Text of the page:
You might have guessed by the amount that I talk about speeding up compile time, that compilation time becomes a big problem when working on big projects. A full rebuild of something could take 15 minutes or more depending on the project, machine speed etc (though most builds are a lot smaller). Multiply this by the number of programmers, and you start to have serious amounts of wasted time.
The techniques I’ve mentioned in the past help speed things up, but there’s also a tool solution. Commercial products like Incredibuild (for VC++ projects) and SN Systems DBS (SN make compilers and tools for console development) work by sharing the compilation across several machines. Let’s say there are 8 programmers. At any one moment, usually only one or two people are compiling. When a person compiles, it farms out individual cpp files to the different machines, and they compile in parallel.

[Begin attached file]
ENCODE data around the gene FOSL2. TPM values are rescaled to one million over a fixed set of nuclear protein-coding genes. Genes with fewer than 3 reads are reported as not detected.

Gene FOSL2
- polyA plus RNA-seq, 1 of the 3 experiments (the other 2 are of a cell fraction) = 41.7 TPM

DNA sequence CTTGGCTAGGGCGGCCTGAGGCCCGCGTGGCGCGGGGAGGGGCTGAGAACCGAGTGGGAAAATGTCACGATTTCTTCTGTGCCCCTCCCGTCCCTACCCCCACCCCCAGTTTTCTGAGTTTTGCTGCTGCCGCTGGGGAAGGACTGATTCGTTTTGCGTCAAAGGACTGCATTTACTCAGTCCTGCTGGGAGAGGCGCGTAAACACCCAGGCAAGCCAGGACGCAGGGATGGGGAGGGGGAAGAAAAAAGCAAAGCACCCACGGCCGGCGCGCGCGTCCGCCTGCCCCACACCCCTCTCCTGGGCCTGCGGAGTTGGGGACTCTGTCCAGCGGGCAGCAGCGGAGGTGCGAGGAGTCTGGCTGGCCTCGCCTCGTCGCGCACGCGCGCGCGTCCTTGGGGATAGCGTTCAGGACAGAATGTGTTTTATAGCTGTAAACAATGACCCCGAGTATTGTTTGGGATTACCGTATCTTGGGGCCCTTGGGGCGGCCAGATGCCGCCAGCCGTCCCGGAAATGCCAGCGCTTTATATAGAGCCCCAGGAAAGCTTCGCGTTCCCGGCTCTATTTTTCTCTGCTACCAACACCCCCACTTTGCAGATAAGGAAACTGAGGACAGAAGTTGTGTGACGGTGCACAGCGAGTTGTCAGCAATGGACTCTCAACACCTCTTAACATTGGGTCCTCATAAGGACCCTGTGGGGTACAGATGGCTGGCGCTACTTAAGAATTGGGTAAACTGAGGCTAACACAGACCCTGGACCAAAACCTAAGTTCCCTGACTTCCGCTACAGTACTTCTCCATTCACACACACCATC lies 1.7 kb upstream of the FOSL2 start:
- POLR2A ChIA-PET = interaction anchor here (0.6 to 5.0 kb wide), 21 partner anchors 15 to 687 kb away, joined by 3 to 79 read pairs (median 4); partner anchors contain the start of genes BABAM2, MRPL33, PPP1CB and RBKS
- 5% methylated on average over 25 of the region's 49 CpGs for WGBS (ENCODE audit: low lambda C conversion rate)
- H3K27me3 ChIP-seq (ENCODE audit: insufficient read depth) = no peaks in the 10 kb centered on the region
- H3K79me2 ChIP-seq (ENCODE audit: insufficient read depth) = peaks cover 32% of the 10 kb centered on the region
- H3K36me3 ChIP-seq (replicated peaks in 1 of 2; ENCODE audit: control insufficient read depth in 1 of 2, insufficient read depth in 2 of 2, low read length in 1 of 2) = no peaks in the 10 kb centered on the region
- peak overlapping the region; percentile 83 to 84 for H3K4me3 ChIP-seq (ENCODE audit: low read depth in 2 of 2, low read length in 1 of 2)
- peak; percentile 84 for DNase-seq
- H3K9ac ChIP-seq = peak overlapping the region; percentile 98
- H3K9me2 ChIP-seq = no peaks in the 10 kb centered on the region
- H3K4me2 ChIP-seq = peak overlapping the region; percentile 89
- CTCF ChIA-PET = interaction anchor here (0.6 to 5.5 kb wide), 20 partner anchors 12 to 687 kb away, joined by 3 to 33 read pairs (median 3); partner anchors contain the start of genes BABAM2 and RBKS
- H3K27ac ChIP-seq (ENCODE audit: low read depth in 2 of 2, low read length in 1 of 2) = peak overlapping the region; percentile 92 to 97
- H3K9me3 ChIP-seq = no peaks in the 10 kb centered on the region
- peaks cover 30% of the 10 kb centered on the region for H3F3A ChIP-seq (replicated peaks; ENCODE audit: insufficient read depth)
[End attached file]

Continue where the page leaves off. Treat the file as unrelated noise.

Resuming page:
There are eventually diminishing returns to the parallelism due to the amount of coordination that needs to happen, and the fact that linking is still done by one machine, but overall a good speedup can be attained.
How do these systems work? I’m not entirely sure about the internals, but my suspicion is that the PC which initiates the task does all the preprocessing of the cpp file, so that all the headers are already included. This means that one file can be moved to the client, and that the file doesn’t ‘need’ anything else.
The downsides are the cost of buying, and the reduced amount of time for juggling.